By New Times
By Connor Radnovich
By Robrt L. Pela and Amy Silverman
By Ray Stern
By Keegan Hamilton
By Matthew Hendley
By Monica Alonzo
By Monica Alonzo
But Kosobucki was itching for the job, a chance to run a classy club that treats its dancers right. She was sick of being a bartender.
"For me, it was a career move," Kosobucki says, taking a hard pull on a Virginia Slims 120. Cigarettes and life have toughened her voice and skin, but she's still got a dancer's figure. She's an odd combination, with a sex kitten's pout, a truckdriver's mouth and, yes, feminist tendencies.
She wanted to manage a topless club so she could make the lives of her dancers better. "Being an ex-dancer myself, I had respect for them and they had respect for me," she says. It's as simple as understanding when a sick kid keeps a dancer from showing up for work, and as complicated as making sure dancers are fairly compensated.
Kosobucki is no pushover. She's poured drinks in bars where the patrons use cue balls as weapons. She's danced topless to feed her kids, then to pay legal bills when her ex-husband whisked them away. And she says she's been fired from jobs because she wouldn't put up with prostitution.
"I'm not patient. When I want something, I want it now, and I work hard for what I get," she says unapologetically.
But she wasn't prepared for Elizabeth Brazee and Dennis Mondavano.
She knew she'd get the job as soon as the interview ended. "I've only had two speeding tickets in my life, and I do know the bar business. I was perfect," she says.
Sure enough, Postal called the next morning. No time to waste. It was March 18, 1994, less than three weeks until Expos‚ Cabaret's license was up for consideration by the Arizona state liquor board.
Dressed in another pricey suit, her shoulder-length hair teased and sprayed and her answers scripted by Postal, Kosobucki performed for the liquor board. She was the only person involved with the club who had any experience in the liquor business. The license was granted and construction of the club proceeded.
Kosobucki and her husband, Gary, began making the rounds of local topless clubs, wooing the best talent with the promise of better working conditions. She lost her bartending job at Pollock Joe's in May, she says, partly because Postal kept calling her at work and coming in with papers for her to sign. (Her former boss at Pollock Joe's didn't return calls.)
Kosobucki still hadn't talked salary with anyone but Postal, and Mondavano was starting to make her nervous. She says Postal warned her not to mention Mondavano's name, because he had a felony conviction and couldn't be listed on the liquor license. Was he really the manager, she wondered?
She put it out of her mind, and kept recruiting dancers and preparing advertisements. She couldn't wait to be in charge, to prove herself. Finally, something in her life was going right.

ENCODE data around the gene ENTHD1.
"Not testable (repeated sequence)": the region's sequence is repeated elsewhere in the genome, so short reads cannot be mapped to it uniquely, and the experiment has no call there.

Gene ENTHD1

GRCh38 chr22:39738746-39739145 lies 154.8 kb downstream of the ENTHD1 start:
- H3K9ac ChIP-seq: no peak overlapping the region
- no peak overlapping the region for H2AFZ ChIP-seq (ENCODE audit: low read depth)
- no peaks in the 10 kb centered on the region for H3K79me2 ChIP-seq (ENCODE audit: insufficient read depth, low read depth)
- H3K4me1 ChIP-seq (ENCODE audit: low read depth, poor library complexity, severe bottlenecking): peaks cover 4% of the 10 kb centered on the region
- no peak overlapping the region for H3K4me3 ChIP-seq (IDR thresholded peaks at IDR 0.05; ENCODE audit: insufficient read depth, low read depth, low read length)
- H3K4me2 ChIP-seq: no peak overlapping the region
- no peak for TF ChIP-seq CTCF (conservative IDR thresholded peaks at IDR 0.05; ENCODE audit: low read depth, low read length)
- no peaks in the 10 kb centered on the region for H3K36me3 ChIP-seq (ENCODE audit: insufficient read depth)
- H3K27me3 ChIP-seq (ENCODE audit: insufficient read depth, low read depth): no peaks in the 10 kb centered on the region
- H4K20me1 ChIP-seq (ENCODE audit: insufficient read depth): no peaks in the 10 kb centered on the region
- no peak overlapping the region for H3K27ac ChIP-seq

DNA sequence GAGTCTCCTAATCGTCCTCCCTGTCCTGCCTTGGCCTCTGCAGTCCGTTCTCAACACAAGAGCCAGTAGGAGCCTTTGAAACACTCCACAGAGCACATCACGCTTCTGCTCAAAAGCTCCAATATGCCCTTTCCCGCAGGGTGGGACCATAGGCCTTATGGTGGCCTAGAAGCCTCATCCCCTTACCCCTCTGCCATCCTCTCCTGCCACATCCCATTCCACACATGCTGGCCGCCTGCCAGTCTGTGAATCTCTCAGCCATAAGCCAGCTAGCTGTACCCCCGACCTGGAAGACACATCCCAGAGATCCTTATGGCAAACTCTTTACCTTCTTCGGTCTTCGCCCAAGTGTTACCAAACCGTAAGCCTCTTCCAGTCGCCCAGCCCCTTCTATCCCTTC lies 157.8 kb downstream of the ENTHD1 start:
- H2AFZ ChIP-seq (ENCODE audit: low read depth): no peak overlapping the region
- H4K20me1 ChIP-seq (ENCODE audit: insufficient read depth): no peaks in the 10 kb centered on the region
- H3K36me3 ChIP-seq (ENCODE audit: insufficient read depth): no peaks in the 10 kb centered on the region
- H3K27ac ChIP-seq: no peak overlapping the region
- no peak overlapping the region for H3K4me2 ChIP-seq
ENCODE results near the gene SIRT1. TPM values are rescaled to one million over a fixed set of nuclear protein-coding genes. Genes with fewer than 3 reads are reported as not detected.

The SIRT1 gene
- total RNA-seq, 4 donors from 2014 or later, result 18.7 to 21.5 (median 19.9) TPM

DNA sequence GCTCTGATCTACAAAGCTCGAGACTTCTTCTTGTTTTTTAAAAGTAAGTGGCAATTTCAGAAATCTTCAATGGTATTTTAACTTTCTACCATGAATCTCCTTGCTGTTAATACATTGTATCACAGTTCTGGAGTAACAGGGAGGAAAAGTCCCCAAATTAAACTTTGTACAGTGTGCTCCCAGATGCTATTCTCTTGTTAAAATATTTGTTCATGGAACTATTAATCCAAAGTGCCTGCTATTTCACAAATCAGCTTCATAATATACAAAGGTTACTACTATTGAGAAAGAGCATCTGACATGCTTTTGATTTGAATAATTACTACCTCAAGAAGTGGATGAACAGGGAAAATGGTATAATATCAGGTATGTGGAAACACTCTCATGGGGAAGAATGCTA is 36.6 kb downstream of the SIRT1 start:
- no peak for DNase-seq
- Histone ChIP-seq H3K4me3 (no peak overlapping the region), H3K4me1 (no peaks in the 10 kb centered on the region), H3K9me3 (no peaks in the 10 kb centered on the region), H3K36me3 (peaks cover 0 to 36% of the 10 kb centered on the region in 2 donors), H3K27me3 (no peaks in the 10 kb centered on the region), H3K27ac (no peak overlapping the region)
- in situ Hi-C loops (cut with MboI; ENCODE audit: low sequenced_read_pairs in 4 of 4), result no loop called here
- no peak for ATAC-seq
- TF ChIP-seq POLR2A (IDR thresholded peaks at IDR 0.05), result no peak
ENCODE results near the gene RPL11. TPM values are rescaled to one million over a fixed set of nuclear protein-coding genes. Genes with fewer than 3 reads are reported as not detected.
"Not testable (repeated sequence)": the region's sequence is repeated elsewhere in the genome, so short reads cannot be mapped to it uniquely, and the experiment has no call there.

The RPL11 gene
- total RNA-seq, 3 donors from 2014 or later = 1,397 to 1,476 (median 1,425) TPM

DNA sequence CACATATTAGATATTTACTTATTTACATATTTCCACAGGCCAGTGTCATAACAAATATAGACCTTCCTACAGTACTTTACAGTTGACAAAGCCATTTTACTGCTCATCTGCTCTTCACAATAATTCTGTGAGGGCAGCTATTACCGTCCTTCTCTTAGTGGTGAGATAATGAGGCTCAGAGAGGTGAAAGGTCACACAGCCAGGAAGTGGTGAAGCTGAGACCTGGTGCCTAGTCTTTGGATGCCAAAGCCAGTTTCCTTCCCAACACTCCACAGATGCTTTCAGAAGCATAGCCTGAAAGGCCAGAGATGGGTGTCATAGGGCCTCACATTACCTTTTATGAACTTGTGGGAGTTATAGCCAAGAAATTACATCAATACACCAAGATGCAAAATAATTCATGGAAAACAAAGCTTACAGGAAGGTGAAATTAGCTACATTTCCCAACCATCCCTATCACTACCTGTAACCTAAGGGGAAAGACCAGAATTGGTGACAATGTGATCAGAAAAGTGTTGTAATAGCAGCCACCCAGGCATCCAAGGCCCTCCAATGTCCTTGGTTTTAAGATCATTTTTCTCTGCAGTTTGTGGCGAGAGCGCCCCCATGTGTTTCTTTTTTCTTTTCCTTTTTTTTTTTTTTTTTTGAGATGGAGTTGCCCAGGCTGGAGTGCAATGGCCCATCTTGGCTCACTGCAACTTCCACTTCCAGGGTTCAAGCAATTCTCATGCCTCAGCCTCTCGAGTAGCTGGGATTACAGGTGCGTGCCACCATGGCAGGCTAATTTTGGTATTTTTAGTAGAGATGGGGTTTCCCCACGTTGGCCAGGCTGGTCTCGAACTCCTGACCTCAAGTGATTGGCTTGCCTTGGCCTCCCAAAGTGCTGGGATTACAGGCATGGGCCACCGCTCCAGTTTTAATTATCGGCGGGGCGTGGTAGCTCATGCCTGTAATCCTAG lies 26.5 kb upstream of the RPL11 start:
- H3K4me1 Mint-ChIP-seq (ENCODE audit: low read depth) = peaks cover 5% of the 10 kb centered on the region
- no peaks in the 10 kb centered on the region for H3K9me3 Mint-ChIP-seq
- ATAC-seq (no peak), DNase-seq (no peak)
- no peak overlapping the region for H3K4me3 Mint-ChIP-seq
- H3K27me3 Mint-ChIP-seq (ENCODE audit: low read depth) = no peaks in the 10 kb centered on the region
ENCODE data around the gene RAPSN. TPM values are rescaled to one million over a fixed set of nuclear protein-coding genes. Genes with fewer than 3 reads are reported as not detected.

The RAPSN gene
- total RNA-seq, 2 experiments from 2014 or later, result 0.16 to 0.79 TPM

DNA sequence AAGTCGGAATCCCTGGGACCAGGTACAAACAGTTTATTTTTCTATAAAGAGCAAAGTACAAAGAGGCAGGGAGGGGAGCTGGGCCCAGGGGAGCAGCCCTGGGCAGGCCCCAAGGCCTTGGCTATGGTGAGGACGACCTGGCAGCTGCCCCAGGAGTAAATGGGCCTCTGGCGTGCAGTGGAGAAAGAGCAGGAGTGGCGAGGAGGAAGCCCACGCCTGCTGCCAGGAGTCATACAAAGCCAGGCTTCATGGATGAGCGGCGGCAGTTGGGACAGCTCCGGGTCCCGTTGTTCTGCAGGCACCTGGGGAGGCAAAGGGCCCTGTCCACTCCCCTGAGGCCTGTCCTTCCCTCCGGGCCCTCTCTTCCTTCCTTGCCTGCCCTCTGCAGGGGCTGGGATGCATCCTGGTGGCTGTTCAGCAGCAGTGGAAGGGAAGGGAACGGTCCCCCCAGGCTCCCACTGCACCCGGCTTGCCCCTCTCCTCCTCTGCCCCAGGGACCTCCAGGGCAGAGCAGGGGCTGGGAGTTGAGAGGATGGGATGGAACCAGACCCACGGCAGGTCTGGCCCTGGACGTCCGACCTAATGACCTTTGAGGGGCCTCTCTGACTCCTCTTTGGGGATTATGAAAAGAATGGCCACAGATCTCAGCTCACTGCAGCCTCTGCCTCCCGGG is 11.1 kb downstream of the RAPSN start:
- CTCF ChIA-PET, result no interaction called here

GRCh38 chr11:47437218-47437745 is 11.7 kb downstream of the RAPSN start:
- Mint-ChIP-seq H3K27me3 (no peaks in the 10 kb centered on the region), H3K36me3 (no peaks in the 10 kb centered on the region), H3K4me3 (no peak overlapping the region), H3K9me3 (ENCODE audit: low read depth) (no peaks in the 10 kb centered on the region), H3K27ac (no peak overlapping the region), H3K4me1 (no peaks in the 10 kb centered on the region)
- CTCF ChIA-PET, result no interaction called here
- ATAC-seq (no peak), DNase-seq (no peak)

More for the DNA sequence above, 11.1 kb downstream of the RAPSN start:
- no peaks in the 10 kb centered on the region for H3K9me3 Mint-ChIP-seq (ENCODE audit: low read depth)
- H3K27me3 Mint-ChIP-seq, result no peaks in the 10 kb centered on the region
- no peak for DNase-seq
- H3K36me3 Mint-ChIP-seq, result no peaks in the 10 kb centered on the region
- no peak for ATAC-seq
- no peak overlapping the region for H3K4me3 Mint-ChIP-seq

Then Kosobucki slipped in her backyard and broke her arm. In early September, with her arm in a sling, she visited Brazee and Mondavano at Expos‚ Cabaret, which was under construction. Her worst suspicions were confirmed.
"As soon as I walked through that door, [Brazee] looked at me and she said, 'How are you gonna bartend?' And then Dennis yelled out, 'How's my number one bartender gonna bartend with a broken arm?'
"And I looked at Gary and I went, 'Omigod, I was right.'"
Expos‚ Cabaret opened in November, without Kosobucki. She claims that she was wrongfully terminated, saying Brazee never intended for her to manage the club, but used her to get the liquor license. Brazee insists Kosobucki never showed up for work, although there's no evidence that Kosobucki failed to follow any specific orders to that effect.
Mondavano doesn't remember calling Kosobucki his number one bartender. He says, "I think [Brazee] said, 'How are you going to bartend on occasion?' And the reason was, Debby had a real problem with doing anything but calling the shots. . . . She wanted the keys and the title and that was it."
Brazee does remember Mondavano calling Kosobucki his number one bartender. But everyone laughed, she says. She never suspected Kosobucki was unhappy.
"We intended to keep her. We never once did not intend to keep her," Brazee says.
Kosobucki's old friend Dave Postal--who's no longer associated with Expos‚ Cabaret--doesn't have much sympathy for Kosobucki. "She's sometimes not very realistic about life," he says.
But Phoenix assistant city attorney Jim Hays, who tried to get the liquor board to overturn Expos‚ Cabaret's license in February, believes Kosobucki was set up.
Hays says, "She was nothing more than a front, a fa‡ade. She was never intended to be the manager."
Hays lost the case before the liquor board, but has appealed the board's decision in Maricopa County Superior Court. For him, it was just another case.
For Kosobucki, it was the latest in a string of disappointments.
"I've had a fucked life," she says.
She was born and raised in Clio, Michigan. Her mother waited tables, and about the only thing she recalls about her father is that sometimes he detailed cars.
As a little girl, Debby didn't dream of becoming a ballerina or a doctor. She dreamed about her next meal. "People don't know what it's like to be as poor as what we were."